Last week I tried to do a 1 X 2 iron-distance race with USA Ultra Tri at the Virginia Double Anvil (that’s 2.4 mile swim, 112 bike, and 26.2 X 2). My plan was to do one iron-distance race thursday and then turn around and do another one on Friday. The result — regretfully — failure. I raced the iron-distance race thursday, but tweaked my knee on the bike. Luckily it didn’t hurt to run so I finished the race Thursday. I went to bed that night knowing I probably wouldn’t be able to race on Friday. When Friday morning came, I suited up and swam the 2.4 miles but as soon as I got on the bike my knee really hurt and after 12 miles I dropped out. My first DNF (Did Not Finish) ever. In endurance sports it’s bound to happen but it still stings.
Hello again! It’s been a while since we wrote a blog post and we apologize. It’s the classic case of incredibly busy end of school year for the kiddos leading into the busy summer before we had time to breathe. Now, finally there is time to sit down, have some quiet time and get in to the rhythm of summer. And although our posts won’t be as frequent as during the ‘school year’ we will check in periodically and share our words of wisdom about begin active over the summer–whether we’re training, racing, exercising, or simply surviving!
Although distance road racing season is winding down here in Charleston, it’s the beginning of a very fun triathlon season. This Sunday is the start of the Charleston Sprint Triathlon Series –-5 races over the summer from May to August. For me it’s a race filled with familiar faces of friends and competitors. I’ve had a great time racing this series over the years. HOWEVER, this year….I’m just not feeling like getting back in to race mindset. It’s VERY unusual for me. To race or not to race, that is the question for me.
Living and training in the Lowcountry of South Carolina means unless I include a bridge on my route, I am running at sea level. Thanks to a regular strength training routine, I luckily have some leg power to help me up hills despite rarely training on them. Which is basically how I survived Portland and Boston last year.
The Boston Marathon has come and gone and I was fortunate enough to run it this year for my 5th time. It is truly a magical race. Well, I can say that now. Last week I was slogging through a very difficult 26.2 miles. I was wondering if I could even make it the whole distance! But more of that in a bit, for now let me say that although my race last week was definitely a physical struggle, it was almost more mental race for me.
Overall, there are two main road racing seasons: Spring and Fall. Each has its advantages and disadvantages and my past 3 races are good examples of some of the pros and cons of Spring events.
Against any advice I’d give any of my runners, I participated in 3 races over 3 weekends. 1st was the Rugged Maniac Mud Obstacle 5K. Next the Wrightsville Beach Marathon. And, rounding it up, was the Cooper Bridge Run 10k. Hence the first dilemma with Spring running – how to decide what to do!?!?! Then to figure out if are any of them “A races”, or just all for fun?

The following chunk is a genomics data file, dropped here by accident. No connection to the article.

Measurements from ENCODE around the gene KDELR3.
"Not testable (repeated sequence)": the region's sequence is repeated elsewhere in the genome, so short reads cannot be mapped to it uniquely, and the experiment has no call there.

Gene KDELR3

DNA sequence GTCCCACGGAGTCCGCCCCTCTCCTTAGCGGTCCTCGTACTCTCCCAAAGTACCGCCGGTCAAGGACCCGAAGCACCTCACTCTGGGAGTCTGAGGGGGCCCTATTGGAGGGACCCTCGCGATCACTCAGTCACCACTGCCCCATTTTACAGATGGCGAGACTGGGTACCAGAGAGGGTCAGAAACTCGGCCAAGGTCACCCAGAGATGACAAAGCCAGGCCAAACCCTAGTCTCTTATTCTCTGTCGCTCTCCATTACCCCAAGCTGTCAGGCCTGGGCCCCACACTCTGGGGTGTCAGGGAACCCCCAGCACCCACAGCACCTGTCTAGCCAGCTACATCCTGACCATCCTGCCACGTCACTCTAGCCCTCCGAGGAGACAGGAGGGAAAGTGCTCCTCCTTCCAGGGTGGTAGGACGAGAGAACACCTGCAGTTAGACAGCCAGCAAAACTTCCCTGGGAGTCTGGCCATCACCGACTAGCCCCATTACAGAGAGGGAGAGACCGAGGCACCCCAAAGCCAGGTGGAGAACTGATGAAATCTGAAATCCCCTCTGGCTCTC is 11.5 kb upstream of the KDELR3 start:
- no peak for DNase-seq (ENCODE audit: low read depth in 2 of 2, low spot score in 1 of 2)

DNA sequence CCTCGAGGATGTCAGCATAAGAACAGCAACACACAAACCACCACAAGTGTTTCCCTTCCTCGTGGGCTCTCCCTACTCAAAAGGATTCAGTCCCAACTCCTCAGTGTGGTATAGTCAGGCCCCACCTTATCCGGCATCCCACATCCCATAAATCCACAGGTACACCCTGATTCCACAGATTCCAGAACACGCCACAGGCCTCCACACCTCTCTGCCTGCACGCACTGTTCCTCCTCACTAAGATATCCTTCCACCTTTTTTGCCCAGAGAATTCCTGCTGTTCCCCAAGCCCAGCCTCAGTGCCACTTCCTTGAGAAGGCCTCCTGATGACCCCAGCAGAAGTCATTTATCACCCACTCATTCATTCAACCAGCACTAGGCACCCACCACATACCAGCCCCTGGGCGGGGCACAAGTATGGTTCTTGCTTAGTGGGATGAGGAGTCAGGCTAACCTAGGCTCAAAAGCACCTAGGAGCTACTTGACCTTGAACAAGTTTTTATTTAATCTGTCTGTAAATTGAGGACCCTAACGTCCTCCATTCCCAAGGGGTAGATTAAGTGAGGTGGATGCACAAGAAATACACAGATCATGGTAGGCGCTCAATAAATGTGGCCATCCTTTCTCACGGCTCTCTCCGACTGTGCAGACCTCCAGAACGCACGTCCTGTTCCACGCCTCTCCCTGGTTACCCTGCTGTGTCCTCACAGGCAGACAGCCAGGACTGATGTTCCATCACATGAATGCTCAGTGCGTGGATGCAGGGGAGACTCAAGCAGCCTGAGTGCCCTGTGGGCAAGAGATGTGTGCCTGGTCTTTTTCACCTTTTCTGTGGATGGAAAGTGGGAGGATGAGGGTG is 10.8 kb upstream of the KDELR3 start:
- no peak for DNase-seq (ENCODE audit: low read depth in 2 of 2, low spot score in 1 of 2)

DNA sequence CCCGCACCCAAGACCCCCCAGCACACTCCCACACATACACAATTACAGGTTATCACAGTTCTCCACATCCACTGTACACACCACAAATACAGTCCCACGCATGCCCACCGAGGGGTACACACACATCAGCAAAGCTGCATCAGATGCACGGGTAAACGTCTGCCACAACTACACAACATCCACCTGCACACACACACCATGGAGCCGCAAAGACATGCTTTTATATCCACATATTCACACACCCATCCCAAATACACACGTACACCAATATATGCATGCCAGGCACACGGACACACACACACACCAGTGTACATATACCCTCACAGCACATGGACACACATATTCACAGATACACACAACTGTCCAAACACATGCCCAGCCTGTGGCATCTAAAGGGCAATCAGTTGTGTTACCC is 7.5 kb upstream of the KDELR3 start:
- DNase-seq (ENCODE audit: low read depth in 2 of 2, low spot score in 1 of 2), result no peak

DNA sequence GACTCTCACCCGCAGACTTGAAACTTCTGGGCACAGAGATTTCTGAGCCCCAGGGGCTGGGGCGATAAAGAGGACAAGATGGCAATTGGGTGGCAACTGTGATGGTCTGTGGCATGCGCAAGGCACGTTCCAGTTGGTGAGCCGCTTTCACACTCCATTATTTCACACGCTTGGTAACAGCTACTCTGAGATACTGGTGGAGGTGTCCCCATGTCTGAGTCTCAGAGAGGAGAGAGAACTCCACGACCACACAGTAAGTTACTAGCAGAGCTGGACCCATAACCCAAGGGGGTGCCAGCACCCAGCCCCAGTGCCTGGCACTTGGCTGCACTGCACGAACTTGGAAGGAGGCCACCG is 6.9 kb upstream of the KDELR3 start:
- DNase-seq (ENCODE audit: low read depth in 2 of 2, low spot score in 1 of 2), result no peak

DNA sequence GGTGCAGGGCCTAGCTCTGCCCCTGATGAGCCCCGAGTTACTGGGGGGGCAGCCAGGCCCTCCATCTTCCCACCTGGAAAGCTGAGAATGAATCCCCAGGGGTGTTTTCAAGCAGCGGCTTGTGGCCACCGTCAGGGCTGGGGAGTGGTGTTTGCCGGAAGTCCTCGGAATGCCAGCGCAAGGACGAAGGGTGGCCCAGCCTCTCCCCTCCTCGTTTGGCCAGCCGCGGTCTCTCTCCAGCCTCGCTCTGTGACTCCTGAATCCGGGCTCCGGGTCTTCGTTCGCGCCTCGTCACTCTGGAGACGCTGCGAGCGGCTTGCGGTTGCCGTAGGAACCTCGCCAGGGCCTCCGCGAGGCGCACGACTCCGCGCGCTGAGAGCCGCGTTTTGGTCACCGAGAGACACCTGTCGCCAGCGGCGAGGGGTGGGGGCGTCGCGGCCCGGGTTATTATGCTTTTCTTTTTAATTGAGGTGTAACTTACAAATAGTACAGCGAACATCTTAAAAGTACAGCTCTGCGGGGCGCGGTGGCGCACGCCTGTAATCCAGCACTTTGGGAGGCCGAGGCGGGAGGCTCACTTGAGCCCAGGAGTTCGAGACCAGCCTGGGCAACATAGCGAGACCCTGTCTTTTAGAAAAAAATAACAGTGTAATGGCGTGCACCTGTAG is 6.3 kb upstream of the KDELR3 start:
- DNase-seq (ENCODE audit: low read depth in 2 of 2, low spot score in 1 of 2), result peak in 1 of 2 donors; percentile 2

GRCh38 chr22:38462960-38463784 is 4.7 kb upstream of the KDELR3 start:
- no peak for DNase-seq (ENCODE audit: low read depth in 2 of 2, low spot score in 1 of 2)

I always say you can never see a city better than to run in it. This also holds true for getting a feel for the people of the area, even the neighborhood. I’ll be the first to admit, I’m a friendly runner. I do a slight wave, or head nod at the minimum. Usually, I’m the one saying good morning, or sometimes striking up a conversation. I’m also the one who is disappointed when I don’t get a nod or wave back.
If you are expecting to find a blog about eating competitions, sorry this is not the blog for you! Instead, this blog is focused on proper eating during long distance endurance events, primarily endurance running events. I’ll focus mostly on running this time because iron distance triathlons, endurance swims and bike rides have different nutrition need and tips than running events although some basic principles are the same.
Nutrition is a vital part of training and racing–you know that, I’m not stating anything new– but most people don’t really understand what that means and how nutrition can impact your performance. In fact proper nutrition is often one of the most overlooked disciplines in training. Athletes are more worried about the workout of the day, hitting different intervals, and working in their training around their busy lives. Eating before, during, and after working out is frequently forgotten. As busy people we might grab a ‘bar’ on the way out the door or eat fast food on the way to work or picking up the kids from activities. However, nutrition is a vital part of successful training and racing.